How to Have Awkward Conversations At Work

How to Have Awkward Conversations At Work

Addressing Policy Issues with a Direct Report In case you couldn’t guess what month it is, just walk into any major retail store. The arrival of spooky, creepy, and haunting decor is the hallmark of the month of October in the United States. Halloween reminds us that there are scary elements to this world and the worlds beyond. So, what better time to talk about one of the scariest things you may have to do this Halloween season – engage an employee in a policy discussion! EEK! If you’re in a leadership role, talking to your employees about policy issues such as hygiene, dress code, poor work performance etc. comes with the territory. When it comes to sharing this news, there is an effective way to handle the situation… and a not so effective way. While there are many versions of effective and (especially) ineffective, the framework of these two scenarios remains relatively static. In one scenario, the tools of enacting a tough conversation are implemented (Hint: effective). In the other, they aren’t- it’s really that simple (Hint: ineffective). Taking the “Boo!” Out of Feedback When you are delivering feedback to a direct report, especially if it’s negative, it’s best not to shock them with the news. Most people don’t enjoy having these conversations, much less feeling as though they are out of the blue. Base your approach on the severity of the infraction and the specific employee. For example, if a high performer with little to no mishaps comes in wearing jeans when they should be wearing slacks, there is no need to make a big production of it. This employee rarely, if ever, does...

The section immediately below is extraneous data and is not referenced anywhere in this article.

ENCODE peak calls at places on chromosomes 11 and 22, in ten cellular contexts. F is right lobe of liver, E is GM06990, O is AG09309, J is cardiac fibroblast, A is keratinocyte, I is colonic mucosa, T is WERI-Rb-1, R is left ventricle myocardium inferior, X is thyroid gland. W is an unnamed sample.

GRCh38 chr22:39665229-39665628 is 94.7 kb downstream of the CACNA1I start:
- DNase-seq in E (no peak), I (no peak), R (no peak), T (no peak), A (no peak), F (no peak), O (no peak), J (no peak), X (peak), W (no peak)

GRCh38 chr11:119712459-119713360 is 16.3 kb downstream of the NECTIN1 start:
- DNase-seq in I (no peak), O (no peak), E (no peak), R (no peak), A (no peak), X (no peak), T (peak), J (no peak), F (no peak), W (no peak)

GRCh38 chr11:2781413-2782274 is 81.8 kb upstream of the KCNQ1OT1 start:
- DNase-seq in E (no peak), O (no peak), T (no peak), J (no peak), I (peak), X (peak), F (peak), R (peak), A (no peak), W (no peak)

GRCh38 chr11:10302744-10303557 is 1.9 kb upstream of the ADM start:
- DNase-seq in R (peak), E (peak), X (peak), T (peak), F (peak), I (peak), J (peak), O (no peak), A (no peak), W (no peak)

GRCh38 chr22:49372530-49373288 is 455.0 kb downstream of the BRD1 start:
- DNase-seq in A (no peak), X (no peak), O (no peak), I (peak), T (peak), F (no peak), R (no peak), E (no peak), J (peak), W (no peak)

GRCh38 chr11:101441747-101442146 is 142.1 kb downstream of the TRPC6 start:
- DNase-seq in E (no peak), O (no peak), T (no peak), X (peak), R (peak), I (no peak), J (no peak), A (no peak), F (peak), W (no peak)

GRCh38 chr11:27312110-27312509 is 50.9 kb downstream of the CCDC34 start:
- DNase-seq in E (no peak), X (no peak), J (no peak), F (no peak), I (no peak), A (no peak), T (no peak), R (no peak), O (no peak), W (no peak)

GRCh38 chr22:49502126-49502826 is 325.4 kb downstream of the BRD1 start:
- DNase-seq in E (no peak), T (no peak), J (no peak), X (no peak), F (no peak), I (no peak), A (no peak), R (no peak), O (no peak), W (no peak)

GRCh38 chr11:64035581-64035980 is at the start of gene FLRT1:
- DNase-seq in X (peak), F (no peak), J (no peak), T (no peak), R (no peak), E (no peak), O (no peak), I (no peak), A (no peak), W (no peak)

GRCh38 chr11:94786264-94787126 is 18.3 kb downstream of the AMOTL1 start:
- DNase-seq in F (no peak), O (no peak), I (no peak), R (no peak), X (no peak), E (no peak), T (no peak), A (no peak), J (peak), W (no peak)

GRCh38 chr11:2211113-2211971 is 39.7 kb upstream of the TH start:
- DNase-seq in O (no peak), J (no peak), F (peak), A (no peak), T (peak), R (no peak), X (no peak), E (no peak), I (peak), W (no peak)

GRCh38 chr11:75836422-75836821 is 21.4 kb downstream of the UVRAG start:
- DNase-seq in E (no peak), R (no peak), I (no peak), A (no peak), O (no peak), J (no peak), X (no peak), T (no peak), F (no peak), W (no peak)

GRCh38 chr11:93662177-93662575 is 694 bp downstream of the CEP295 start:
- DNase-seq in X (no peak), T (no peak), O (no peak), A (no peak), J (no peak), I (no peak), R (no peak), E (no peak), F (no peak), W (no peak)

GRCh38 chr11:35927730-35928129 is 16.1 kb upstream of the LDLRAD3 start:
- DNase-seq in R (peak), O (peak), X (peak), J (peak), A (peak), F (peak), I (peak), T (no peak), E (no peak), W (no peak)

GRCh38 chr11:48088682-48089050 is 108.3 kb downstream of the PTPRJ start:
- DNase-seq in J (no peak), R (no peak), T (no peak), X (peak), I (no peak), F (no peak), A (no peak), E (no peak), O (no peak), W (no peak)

Why Outstanding Internal Customer Service is Powerful

Why Outstanding Internal Customer Service is Powerful

The Importance of Internal Customer Service Everyone who has ever had a job understands what customer service is and why it’s important. Great customer service keeps the cash flow up, and bad customer service interrupts it. But, who is your customer? If you’re not leading a “client facing” team, do you even have a customer? Most likely, the answer is yes. Despite the fact that you may or may not deal directly with the consumers of your product or service, you do deal directly with at least one other team or group. That “at least one other team” is, in fact, your customer. Identifying Your Customer If you don’t deal directly with the customers outside of the business, you deal with customers inside. You may be thinking, “Wait, if they’re inside the business, they aren’t really a customer. They’re a co-worker, right?” Sure they are, but that doesn’t mean they aren’t also a type of customer. If you consider that a customer is someone you provide a service to, then you have to include those customers whom you work with internally. For examples, if you work for the IT department, then you provide a service to anyone who uses technology within the company. Most likely, the vast majority of people at your place of work use a computer, printer, or phone. All of these people should be considered your team’s customer. A Brilliant Assist is Part of Making the Goal Imagine if any inquiry made of you or your team was treated as a customer request rather than an annoyance. In that case, you would make that request a priority, and...
How to Build a Coaching Culture: Building Block Two

How to Build a Coaching Culture: Building Block Two